24 February 2004

How to make online gaming a success

I have broadband. I have a PlayStation 2 next to the router and cable modem. I have disposable income. I play video games. Yet, I do not have a PS2 network adaptor, and I haven’t played any online games.

I’ve been thinking about why not. I decided to put together some suggestions for Raph Koster, who’s the big cheese at Sony in charge of online PS2 gaming.

  1. Either charge a subscription, or charge for the game, but don’t ask me to pay twice.

    If I need a subscription to play, I’m very unlikely to pay $50 for the game, because if I decide I don’t like it I’m left with a $50 coaster. Games which are offline or online can get away with charging for the game itself, but it’s still a bad idea if the main point is the multiplayer: A high up-front cost to join a subscription game screams “We don’t think you’ll stay a member for long so we’d better get some cash up front”.

  2. Monthly subscriptions don’t work for me, unless they’re really cheap.

    Your market is people with broadband and significant disposable income. To me, that says adults with jobs. Like many adults with jobs, there are months when I don’t really get any time to play video games at all.

    It seems to me that it’s not technically hard at all to have a “per hour” fee, capped at the cost of a monthly subscription. That would encourage casual gamers and people who aren’t sure they will like the game enough to get really into it and spend hours on it every month.

  3. It has to be co-operative.

    I have zero interest in player-versus-player. If I want a competitive challenge, a computer opponent is better for several reasons:

    • You know they won’t cheat.
    • You know it won’t be a hopeless mismatch of abilities.
    • You don’t have to deal with network lag.
    • The computer won’t camp, sulk, or otherwise behave in a deliberately game-ruining way.

    My motivations for gaming are primarily exploration, puzzle solving, and new experiences. Looking at the top selling games of all time suggests to me that the majority of gamers are the same way: “The Sims”, the “Myst” adventures, “Tetris”, the “Super Mario” games—none of them are about combat. There are a few combat games in the list, but they’re the ones that have lots of exploration and a strong plot—“GTA Vice City” and “Half-Life”.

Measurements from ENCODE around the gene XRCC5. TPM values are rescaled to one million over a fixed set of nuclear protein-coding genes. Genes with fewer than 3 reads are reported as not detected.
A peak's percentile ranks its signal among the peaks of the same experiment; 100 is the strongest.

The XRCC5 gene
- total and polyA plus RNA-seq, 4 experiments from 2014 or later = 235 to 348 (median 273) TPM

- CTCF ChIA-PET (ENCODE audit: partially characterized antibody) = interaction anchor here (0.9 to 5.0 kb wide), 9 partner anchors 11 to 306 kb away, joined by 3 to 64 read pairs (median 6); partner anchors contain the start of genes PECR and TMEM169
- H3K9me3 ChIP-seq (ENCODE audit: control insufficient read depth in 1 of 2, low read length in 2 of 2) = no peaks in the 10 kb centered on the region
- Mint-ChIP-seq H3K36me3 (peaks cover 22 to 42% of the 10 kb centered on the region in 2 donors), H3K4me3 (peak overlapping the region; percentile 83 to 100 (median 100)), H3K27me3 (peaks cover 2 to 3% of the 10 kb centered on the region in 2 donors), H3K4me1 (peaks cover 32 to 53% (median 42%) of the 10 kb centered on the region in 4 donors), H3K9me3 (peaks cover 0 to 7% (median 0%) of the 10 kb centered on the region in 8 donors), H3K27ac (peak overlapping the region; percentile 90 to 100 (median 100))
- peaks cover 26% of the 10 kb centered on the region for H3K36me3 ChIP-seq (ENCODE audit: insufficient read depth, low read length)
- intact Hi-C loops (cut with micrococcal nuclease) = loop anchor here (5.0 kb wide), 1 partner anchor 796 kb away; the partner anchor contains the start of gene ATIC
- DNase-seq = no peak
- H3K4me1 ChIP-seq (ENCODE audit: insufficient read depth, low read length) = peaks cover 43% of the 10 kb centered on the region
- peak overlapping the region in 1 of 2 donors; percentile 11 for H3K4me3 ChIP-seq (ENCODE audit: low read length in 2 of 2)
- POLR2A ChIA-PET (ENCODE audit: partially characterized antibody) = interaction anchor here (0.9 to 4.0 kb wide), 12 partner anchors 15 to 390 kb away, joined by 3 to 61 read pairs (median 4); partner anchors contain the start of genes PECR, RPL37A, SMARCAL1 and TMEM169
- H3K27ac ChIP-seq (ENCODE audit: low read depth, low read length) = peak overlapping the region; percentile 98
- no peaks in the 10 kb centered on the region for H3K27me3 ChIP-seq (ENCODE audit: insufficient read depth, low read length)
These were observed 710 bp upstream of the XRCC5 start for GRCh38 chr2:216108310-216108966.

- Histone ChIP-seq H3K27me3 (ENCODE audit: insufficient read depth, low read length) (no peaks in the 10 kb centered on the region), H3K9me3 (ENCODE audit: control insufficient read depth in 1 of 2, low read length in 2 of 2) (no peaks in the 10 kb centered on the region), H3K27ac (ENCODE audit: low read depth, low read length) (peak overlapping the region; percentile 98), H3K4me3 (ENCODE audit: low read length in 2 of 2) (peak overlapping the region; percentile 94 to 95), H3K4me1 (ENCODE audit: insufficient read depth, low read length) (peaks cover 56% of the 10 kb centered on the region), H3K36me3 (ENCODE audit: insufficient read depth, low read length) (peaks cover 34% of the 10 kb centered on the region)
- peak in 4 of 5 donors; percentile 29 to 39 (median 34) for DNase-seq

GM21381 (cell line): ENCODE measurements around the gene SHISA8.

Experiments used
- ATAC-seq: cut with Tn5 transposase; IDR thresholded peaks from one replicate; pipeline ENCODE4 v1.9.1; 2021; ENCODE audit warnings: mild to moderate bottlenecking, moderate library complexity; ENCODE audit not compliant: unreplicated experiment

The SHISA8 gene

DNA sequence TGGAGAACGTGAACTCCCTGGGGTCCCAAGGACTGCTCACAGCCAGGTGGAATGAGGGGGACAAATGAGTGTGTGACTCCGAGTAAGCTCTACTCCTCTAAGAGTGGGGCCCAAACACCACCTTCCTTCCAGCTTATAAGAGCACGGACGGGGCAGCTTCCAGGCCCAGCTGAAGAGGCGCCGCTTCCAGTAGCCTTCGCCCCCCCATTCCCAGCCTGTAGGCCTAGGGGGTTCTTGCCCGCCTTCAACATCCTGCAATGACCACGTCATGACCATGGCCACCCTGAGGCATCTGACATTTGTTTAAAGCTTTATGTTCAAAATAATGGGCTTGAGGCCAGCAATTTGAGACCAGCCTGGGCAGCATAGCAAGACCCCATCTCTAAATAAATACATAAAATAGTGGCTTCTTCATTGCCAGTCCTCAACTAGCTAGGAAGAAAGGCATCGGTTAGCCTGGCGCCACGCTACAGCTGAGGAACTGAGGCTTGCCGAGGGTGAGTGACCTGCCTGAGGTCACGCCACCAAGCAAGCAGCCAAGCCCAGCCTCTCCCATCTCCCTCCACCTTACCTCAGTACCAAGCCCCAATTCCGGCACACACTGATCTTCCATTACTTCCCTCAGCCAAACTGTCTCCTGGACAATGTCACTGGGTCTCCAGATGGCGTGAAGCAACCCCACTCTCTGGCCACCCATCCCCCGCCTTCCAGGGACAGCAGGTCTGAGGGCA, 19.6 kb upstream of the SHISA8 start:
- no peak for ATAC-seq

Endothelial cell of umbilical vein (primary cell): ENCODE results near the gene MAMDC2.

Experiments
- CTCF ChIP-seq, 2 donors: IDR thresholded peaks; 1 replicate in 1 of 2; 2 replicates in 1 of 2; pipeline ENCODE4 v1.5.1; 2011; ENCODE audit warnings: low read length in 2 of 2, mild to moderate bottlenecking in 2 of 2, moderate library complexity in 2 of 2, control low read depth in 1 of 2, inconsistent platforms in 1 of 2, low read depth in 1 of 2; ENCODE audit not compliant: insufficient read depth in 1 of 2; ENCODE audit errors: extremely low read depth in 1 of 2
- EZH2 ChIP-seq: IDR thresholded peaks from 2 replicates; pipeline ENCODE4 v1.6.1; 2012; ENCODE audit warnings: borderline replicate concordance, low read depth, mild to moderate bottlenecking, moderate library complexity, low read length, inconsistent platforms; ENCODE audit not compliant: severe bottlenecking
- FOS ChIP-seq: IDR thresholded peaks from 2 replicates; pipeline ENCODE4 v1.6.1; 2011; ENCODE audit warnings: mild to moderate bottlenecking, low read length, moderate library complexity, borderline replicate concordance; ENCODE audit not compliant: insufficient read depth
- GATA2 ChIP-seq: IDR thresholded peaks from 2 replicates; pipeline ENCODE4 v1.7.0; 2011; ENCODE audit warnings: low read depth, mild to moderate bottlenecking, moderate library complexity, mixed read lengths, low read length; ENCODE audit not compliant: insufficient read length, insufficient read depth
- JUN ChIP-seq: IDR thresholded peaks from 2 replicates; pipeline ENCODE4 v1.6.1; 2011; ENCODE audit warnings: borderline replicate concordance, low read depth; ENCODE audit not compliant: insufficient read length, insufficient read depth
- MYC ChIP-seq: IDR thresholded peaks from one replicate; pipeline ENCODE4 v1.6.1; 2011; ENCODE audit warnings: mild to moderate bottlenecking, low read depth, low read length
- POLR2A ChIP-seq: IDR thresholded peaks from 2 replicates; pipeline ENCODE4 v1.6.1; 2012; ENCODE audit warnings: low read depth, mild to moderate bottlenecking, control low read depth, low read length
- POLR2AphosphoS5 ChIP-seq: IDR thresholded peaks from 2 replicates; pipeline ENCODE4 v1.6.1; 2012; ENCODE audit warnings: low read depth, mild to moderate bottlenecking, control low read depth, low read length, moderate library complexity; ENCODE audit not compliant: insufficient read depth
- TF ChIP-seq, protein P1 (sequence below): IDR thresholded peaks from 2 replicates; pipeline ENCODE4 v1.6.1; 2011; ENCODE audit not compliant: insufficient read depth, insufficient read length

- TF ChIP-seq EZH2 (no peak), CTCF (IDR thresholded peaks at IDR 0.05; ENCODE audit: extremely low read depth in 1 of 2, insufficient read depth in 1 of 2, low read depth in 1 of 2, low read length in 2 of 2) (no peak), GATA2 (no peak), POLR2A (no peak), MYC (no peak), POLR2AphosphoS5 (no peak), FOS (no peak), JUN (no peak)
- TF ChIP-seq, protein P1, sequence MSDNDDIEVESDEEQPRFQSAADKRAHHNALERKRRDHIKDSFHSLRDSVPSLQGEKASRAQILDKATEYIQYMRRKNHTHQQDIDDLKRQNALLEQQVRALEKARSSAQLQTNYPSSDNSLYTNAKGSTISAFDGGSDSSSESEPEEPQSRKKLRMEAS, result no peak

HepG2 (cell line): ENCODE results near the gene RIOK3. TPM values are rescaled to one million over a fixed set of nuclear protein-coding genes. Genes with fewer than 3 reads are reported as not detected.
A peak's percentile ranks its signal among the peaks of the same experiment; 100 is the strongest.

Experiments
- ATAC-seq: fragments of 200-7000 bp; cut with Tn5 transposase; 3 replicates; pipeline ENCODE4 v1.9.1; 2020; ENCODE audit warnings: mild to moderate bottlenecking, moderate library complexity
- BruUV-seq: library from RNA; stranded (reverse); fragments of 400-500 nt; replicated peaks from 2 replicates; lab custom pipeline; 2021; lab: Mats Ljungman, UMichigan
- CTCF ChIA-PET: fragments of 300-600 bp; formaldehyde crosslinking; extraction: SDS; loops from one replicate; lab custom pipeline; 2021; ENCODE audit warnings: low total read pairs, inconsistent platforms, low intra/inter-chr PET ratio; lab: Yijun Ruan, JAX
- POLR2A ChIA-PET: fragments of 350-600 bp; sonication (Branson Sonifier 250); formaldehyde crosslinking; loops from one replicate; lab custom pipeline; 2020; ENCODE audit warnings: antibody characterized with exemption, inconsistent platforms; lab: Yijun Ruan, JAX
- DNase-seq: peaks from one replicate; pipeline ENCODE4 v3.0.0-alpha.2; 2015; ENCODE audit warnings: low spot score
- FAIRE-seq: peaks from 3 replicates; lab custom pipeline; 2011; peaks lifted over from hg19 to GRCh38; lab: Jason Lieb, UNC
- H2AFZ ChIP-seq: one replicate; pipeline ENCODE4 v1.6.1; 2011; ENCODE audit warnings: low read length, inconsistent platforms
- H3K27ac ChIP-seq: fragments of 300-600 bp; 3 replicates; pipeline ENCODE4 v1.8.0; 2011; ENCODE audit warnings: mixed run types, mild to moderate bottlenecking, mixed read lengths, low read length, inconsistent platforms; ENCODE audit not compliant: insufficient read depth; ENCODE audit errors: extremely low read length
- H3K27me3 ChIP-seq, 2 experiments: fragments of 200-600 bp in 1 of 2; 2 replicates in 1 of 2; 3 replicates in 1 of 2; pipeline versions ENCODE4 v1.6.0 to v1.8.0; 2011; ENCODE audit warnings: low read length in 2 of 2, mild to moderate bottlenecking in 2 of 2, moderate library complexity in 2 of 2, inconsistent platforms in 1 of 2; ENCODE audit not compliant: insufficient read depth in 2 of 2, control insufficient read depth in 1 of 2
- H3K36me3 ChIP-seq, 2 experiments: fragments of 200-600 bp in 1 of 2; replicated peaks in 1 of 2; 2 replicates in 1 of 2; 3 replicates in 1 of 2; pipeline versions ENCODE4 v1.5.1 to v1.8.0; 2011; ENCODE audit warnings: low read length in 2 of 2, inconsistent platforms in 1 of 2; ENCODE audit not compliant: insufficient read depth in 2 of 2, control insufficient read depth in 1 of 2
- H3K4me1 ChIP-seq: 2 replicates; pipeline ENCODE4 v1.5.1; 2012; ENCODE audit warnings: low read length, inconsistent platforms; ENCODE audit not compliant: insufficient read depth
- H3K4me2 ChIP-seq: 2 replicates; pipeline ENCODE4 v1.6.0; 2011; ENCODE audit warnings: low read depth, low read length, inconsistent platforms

Furthermore, the multi-player combat game market is glutted already. People who want that already have lots of options.

    • It has to be social.

      This is where it gets hard. There’s no point in having other humans involved in the game unless you can talk with them, but on the other hand there has to be a way to get matched up with players who have similar gaming interests, and to keep out the assholes.

      This suggests to me that an essential part of any multiplayer online game is persistence in user IDs, and some kind of feedback or rating system at least as good as eBay’s.

      That doesn’t mean massive censorship. If people want to talk trash all day, just let ‘em go do it with other people who want to talk trash all day.

That’s all I have so far, but I live in hope that someone will take notice and come up with some multiplayer games that appeal to me.

© mathew 2017